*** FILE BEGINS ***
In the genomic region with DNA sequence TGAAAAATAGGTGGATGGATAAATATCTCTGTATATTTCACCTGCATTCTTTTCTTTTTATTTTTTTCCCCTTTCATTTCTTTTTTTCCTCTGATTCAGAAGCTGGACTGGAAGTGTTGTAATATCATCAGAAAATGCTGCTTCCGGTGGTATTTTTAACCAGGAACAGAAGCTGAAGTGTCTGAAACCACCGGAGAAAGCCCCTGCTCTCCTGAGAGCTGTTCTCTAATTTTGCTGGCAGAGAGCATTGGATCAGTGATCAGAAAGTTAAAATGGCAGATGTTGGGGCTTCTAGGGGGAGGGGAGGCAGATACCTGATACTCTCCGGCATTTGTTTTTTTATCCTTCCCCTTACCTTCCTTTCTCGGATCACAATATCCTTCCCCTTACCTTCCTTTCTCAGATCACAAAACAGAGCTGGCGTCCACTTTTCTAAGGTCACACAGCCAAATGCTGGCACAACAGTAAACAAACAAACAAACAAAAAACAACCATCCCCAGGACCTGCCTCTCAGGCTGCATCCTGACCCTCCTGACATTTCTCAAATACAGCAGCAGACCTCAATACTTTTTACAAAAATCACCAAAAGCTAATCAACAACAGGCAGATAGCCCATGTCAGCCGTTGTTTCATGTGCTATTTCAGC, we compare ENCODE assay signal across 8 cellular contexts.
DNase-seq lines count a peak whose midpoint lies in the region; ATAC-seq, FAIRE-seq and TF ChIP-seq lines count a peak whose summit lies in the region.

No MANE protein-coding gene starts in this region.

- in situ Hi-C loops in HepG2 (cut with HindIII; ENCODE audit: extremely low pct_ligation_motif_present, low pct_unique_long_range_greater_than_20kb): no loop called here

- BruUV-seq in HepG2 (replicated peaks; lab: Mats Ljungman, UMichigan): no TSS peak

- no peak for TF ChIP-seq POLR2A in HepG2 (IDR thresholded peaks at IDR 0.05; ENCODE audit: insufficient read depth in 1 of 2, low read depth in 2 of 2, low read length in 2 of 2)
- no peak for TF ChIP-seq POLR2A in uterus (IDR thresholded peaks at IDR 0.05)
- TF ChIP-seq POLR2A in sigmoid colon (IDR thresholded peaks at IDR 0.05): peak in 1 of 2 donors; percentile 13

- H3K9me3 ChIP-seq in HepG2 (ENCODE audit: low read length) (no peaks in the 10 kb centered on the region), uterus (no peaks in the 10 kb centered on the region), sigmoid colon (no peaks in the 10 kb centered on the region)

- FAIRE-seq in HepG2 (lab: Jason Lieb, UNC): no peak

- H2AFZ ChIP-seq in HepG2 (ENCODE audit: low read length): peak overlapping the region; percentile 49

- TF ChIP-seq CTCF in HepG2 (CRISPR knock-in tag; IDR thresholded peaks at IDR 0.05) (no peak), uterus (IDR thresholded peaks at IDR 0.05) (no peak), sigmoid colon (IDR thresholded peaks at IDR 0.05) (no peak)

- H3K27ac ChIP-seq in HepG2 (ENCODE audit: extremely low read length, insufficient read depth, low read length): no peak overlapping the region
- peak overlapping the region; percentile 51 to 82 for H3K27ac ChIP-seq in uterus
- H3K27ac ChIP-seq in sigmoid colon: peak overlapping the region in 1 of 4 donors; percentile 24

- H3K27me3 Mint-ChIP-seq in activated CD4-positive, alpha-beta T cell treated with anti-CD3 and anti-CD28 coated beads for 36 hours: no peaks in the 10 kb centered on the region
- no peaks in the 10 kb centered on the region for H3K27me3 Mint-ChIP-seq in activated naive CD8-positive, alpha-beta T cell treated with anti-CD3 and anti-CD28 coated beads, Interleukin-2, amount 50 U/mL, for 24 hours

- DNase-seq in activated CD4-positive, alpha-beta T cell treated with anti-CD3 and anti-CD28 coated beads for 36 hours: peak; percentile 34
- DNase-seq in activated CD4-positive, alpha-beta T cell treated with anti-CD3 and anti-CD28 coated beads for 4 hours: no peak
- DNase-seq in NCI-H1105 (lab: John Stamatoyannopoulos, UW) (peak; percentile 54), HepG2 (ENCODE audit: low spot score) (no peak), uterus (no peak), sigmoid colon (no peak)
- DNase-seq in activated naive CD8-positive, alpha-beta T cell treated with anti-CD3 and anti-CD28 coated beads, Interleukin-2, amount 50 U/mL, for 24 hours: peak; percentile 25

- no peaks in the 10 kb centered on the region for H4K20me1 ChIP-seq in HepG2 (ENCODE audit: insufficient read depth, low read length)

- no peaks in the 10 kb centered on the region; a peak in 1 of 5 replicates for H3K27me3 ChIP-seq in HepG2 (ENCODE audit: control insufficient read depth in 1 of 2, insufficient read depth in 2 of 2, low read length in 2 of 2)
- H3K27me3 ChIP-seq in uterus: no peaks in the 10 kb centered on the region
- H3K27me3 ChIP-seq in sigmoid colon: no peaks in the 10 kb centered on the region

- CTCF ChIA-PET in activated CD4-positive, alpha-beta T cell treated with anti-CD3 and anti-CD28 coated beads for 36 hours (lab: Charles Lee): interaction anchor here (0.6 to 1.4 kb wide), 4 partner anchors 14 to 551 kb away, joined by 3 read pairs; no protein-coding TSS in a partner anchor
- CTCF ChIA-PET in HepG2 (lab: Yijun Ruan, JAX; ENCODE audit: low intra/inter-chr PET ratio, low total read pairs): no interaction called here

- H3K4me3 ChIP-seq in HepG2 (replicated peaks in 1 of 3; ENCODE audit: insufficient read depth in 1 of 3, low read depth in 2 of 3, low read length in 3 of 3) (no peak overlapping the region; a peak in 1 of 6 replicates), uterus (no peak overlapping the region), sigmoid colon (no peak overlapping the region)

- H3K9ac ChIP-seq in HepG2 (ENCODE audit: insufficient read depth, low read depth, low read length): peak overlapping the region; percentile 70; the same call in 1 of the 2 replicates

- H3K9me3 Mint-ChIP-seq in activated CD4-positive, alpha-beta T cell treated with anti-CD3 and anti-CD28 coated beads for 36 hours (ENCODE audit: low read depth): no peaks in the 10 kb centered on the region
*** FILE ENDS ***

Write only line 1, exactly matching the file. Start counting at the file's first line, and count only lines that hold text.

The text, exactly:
In the genomic region with DNA sequence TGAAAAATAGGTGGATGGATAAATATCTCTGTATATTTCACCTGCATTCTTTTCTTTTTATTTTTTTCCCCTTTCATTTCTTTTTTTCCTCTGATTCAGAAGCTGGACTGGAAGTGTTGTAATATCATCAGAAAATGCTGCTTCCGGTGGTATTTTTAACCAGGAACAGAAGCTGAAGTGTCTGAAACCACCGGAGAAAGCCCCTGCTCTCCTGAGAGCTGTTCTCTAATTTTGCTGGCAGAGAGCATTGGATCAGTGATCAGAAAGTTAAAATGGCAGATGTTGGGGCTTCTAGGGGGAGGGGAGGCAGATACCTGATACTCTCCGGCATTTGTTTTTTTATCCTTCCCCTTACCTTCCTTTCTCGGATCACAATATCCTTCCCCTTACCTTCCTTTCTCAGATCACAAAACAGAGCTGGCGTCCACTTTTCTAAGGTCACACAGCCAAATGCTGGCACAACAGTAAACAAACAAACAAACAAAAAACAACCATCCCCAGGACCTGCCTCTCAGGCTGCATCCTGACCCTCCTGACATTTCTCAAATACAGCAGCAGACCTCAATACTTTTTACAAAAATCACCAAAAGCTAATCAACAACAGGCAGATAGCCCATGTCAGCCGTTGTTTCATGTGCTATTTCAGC, we compare ENCODE assay signal across 8 cellular contexts.